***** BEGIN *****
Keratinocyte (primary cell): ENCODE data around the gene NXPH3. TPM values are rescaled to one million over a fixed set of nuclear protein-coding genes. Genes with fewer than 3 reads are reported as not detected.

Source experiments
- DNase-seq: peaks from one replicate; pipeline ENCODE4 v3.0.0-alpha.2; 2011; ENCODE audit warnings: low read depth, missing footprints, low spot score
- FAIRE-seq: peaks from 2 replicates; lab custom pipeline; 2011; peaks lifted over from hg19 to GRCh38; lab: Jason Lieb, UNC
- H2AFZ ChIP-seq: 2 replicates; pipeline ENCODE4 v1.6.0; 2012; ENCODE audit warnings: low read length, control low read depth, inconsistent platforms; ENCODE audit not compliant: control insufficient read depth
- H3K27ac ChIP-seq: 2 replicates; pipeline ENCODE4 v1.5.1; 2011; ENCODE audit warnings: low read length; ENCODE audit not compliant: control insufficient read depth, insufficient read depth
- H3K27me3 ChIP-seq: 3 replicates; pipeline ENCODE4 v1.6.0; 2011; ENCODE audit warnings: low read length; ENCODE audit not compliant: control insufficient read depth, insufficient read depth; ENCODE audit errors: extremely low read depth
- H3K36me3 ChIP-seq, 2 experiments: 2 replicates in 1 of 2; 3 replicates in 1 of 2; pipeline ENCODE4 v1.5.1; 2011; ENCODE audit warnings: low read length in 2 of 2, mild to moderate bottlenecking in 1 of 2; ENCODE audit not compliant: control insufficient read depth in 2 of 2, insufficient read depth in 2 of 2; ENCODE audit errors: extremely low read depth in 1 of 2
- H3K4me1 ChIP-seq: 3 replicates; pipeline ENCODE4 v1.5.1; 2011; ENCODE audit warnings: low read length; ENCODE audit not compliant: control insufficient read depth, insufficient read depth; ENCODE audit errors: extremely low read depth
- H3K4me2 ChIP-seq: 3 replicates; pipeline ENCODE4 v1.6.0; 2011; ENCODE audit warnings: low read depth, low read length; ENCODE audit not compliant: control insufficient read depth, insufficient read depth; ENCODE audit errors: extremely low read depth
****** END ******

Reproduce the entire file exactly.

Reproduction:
Keratinocyte (primary cell): ENCODE data around the gene NXPH3. TPM values are rescaled to one million over a fixed set of nuclear protein-coding genes. Genes with fewer than 3 reads are reported as not detected.

Source experiments
- DNase-seq: peaks from one replicate; pipeline ENCODE4 v3.0.0-alpha.2; 2011; ENCODE audit warnings: low read depth, missing footprints, low spot score
- FAIRE-seq: peaks from 2 replicates; lab custom pipeline; 2011; peaks lifted over from hg19 to GRCh38; lab: Jason Lieb, UNC
- H2AFZ ChIP-seq: 2 replicates; pipeline ENCODE4 v1.6.0; 2012; ENCODE audit warnings: low read length, control low read depth, inconsistent platforms; ENCODE audit not compliant: control insufficient read depth
- H3K27ac ChIP-seq: 2 replicates; pipeline ENCODE4 v1.5.1; 2011; ENCODE audit warnings: low read length; ENCODE audit not compliant: control insufficient read depth, insufficient read depth
- H3K27me3 ChIP-seq: 3 replicates; pipeline ENCODE4 v1.6.0; 2011; ENCODE audit warnings: low read length; ENCODE audit not compliant: control insufficient read depth, insufficient read depth; ENCODE audit errors: extremely low read depth
- H3K36me3 ChIP-seq, 2 experiments: 2 replicates in 1 of 2; 3 replicates in 1 of 2; pipeline ENCODE4 v1.5.1; 2011; ENCODE audit warnings: low read length in 2 of 2, mild to moderate bottlenecking in 1 of 2; ENCODE audit not compliant: control insufficient read depth in 2 of 2, insufficient read depth in 2 of 2; ENCODE audit errors: extremely low read depth in 1 of 2
- H3K4me1 ChIP-seq: 3 replicates; pipeline ENCODE4 v1.5.1; 2011; ENCODE audit warnings: low read length; ENCODE audit not compliant: control insufficient read depth, insufficient read depth; ENCODE audit errors: extremely low read depth
- H3K4me2 ChIP-seq: 3 replicates; pipeline ENCODE4 v1.6.0; 2011; ENCODE audit warnings: low read depth, low read length; ENCODE audit not compliant: control insufficient read depth, insufficient read depth; ENCODE audit errors: extremely low read depth